Teaching Yoga for Every Body: How Studying Anatomy Can Make Us Better Yoga Teachers
Looking around the room during a yoga class, you will of course notice that each person’s body is completely different. Beautifully, uncontrollably, vastly different. From genetic make-up to lifestyle factors, the reasons for this are infinite. And whilst we can see some of the results of this - for example, how large or small someone may be or their gender - much of what really makes a difference for our yoga practice is hidden. Whether bone structure or joint flexibility, each individual’s anatomy has an enormous impact on their practice.
But despite each of us having such wildly different body shapes, sizes, levels of flexibility, (the list could go on forever), yoga classes so often fail to take this into account. Studying anatomy - or we could call it learning about the hidden structures and workings of our physical bodies - allows us to better understand what’s happening behind the postures that we practice. And in doing so, it gently reminds us that there isn’t a one-size-fits-all approach to yoga.
So from ensuring that we teach and practice safely to showing us how to respect individuals’ differences, here’s how studying anatomy can allow your students to deepen their practice, and hopefully help you to be a better teacher.
Anatomy reminds us that what works for one person may not work for the next. Not because a student is less ‘advanced’ in their practice, but simply because their body may not be shaped to facilitate every pose.
To help to prevent, or recover from injuries and pain
Although yoga is about so much more than our physical bodies, for many of us, asana is where the practice begins. And as with any physical movement, there’s always a risk of injury. An understanding of the basic structure and healthy function of the body can help to ensure that our students practice in a way that is safe and appropriate for their age, body type, and level of experience - all part of our responsibilities as a teacher. This is even more important when we consider that the expression of many postures explores the line between getting comfortable with discomfort, and being in pain.
As well as preventing injury, studying the body can also allow us to help students recover from injuries and work through pain. Since some students start coming to yoga for those exact reasons - either looking for a more gentle approach to moving the body whilst recovering from an injury or because of a direct discomfort that they’d like to relieve - having a basic understanding of anatomy will allow you to better guide them into an appropriate practice. Of course, studying anatomy doesn’t come close to having a medical or physiotherapy degree. But, knowing at a basic level what’s happening to the various complex structures at work inside the body as we practice means you can offer tangible, safe advice rather than simply guessing (which could make the problem much worse).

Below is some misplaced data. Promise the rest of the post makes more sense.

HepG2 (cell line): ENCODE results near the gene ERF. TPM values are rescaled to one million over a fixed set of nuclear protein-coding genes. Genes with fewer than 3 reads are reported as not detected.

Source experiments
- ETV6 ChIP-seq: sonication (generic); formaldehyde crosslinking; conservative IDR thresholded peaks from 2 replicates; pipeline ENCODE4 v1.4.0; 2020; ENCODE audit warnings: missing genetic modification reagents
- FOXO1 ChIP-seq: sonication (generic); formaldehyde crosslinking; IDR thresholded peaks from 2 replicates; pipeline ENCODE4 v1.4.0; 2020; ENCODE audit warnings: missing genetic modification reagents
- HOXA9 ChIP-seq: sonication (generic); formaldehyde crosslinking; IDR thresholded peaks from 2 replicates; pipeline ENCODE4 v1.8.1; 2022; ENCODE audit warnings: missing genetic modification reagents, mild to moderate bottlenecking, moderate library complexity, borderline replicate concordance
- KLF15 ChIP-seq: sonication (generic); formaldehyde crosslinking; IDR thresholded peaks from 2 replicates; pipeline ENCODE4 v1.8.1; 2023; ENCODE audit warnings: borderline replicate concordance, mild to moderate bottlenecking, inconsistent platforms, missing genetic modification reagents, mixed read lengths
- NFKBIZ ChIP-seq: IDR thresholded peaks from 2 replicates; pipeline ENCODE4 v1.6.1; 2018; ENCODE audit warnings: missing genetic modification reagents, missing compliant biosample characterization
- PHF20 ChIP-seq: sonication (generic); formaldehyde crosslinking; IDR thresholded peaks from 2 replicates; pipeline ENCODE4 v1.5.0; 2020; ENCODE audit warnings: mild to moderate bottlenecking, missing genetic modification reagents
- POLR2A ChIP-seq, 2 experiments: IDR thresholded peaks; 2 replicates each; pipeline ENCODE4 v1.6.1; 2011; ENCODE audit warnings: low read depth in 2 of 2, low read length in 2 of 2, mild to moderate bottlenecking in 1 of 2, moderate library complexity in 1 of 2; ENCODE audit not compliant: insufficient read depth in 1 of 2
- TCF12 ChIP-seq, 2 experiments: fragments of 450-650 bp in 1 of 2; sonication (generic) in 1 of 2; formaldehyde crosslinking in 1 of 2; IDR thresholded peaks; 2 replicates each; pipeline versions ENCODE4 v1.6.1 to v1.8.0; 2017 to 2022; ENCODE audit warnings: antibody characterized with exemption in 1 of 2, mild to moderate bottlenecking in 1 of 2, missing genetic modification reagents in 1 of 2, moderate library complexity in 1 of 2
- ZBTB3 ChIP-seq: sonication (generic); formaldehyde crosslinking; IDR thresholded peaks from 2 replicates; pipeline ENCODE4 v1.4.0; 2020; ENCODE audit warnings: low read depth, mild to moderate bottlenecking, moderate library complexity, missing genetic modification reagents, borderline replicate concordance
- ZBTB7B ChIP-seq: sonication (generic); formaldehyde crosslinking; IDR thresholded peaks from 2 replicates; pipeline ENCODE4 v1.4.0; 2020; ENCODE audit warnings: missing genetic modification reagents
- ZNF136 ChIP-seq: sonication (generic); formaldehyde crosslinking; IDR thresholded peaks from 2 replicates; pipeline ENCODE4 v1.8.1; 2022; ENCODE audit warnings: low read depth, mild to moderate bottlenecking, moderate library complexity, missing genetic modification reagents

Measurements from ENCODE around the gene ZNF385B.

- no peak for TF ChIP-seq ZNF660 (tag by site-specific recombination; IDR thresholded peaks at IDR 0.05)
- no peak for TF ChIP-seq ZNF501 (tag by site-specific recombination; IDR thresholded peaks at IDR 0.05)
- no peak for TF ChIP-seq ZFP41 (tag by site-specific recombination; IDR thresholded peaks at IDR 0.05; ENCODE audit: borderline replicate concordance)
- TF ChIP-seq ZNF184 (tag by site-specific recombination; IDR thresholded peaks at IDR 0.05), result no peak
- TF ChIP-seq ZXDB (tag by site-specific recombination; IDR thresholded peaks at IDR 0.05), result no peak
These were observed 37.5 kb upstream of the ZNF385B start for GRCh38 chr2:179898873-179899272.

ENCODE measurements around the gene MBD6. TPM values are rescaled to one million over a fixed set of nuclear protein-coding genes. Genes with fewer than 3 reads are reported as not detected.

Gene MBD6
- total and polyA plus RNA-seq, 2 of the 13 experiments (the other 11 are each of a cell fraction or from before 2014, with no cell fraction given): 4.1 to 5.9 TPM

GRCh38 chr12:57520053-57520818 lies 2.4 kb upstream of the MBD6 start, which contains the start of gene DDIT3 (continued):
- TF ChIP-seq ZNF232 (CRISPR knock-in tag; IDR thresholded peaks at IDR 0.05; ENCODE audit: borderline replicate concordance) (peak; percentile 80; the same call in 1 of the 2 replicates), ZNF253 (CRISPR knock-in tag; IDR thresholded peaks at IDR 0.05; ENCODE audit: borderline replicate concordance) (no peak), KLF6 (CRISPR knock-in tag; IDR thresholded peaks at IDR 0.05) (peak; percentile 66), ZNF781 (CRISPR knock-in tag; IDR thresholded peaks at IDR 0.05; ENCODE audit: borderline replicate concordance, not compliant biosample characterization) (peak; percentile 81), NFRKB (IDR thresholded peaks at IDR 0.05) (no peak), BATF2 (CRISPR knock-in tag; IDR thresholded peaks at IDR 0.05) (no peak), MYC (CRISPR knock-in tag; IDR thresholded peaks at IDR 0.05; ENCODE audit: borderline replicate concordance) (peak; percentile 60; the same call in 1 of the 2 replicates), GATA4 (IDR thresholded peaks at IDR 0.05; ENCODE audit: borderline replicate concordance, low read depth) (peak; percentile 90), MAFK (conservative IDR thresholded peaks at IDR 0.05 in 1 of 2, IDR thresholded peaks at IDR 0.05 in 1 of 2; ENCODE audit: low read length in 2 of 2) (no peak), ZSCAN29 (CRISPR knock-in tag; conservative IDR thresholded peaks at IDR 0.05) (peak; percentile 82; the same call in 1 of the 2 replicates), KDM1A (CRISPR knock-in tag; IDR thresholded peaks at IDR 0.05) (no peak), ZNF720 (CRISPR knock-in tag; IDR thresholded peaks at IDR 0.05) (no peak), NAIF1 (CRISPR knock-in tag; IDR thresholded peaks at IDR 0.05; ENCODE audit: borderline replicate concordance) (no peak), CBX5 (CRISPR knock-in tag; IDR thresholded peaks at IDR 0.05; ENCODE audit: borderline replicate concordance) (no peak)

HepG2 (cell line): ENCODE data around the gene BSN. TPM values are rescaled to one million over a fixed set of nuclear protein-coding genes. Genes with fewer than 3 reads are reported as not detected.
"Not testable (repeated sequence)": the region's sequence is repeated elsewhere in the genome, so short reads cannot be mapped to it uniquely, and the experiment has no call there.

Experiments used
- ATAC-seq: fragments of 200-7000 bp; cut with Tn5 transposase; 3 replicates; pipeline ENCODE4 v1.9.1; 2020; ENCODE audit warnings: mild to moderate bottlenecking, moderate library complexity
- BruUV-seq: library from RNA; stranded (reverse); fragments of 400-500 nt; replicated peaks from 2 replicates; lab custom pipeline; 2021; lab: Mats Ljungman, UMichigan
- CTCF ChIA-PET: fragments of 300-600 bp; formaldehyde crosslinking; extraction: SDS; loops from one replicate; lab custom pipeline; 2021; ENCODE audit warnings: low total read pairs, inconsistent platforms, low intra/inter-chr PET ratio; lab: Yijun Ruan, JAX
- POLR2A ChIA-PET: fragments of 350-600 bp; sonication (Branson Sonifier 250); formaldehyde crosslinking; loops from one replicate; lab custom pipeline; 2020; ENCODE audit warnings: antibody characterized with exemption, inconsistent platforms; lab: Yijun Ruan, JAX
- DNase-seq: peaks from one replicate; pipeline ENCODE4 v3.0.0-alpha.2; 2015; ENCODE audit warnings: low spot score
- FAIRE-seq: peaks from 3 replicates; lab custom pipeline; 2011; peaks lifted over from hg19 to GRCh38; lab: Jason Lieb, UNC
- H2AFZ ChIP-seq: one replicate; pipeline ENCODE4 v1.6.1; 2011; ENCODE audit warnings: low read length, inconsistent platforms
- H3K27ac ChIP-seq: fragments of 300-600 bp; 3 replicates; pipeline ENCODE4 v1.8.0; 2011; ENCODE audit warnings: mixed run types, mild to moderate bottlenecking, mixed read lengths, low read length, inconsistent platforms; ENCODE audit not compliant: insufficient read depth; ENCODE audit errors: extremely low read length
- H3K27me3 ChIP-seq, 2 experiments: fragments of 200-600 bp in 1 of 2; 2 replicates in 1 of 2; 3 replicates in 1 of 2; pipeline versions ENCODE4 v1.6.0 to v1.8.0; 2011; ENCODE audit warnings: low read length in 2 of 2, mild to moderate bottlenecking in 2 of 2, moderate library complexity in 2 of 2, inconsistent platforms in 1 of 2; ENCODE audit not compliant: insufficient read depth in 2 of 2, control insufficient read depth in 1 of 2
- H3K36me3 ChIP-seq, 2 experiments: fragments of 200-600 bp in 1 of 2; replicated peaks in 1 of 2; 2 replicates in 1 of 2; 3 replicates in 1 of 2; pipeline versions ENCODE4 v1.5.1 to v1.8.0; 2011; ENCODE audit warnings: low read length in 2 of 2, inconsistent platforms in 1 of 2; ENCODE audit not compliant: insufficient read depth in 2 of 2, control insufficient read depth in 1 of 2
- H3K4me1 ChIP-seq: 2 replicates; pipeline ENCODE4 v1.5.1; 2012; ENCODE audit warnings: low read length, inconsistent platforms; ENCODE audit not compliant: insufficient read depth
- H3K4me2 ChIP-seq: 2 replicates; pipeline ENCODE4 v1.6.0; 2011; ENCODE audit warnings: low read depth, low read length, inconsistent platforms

Imagine, for example, that you have a student whose lower back is causing them pain. Whilst it may seem like the obvious solution to encourage forward folds that stretch and release pressure on the back, anatomy knowledge allows you to explore further. Perhaps their psoas (the largest muscles of the hip flexors) are actually contributing to the problem, too? These are the only muscles that connect the torso to the legs, attaching the lumbar spine to the top of the thigh bone. If they become too tight, effectively shortening, the lumbar spine can be pulled forwards which creates a deeper arch in the lower back. This over-arching can, in turn, can cause decompression of the disks in the lumbar spine and lead to back pain.
Having an understanding of the anatomy of the lower back would allow you to invite your student to practice poses that stretch the hip flexors, like anjaneyasana, rather than simply focus on what we may at first imagine to be the problem area. Whilst this is by no means a medical diagnosis that would be true for every student who struggles with lower back pain, the ability to recommend alternative postures that may provide relief can be priceless as a teacher.
To show that you see and respect your students as individuals
Historically, yoga was created by and practiced by men. So whilst following the alignment cues of what we believe to be a ‘classical tradition’ can work for your body if you fall into that category, for the majority of practitioners, those same rules may not apply. A 2016 study by Yoga Alliance found that 72% of yoga practitioners were female. Taking a look at who’s in your class, and adjusting your guidance accordingly could make the world of difference to your students. As well as gender, the shape, size, age of our bodies as well as the specific structure of our spine, other bones, and muscles make a huge difference to how we experience asana.
Whilst alignment cues for each posture exist for a reason, it’s worth taking a moment to break down why that may be.
One of the starkest and most simple illustrations of the differences that can affect how our bodies are able to make a ‘shape’ is to look at the pelvis, and how it differs between men and women. With function in mind, women have a much wider and shorter pelvis as well as a greater degree of pubic arch to allow for childbirth. (Pubic arch is the angle created by the meeting of the two pubic bones.) Men, on the other hand, have a much smaller degree of pubic arch, as well as a narrower and longer pelvis.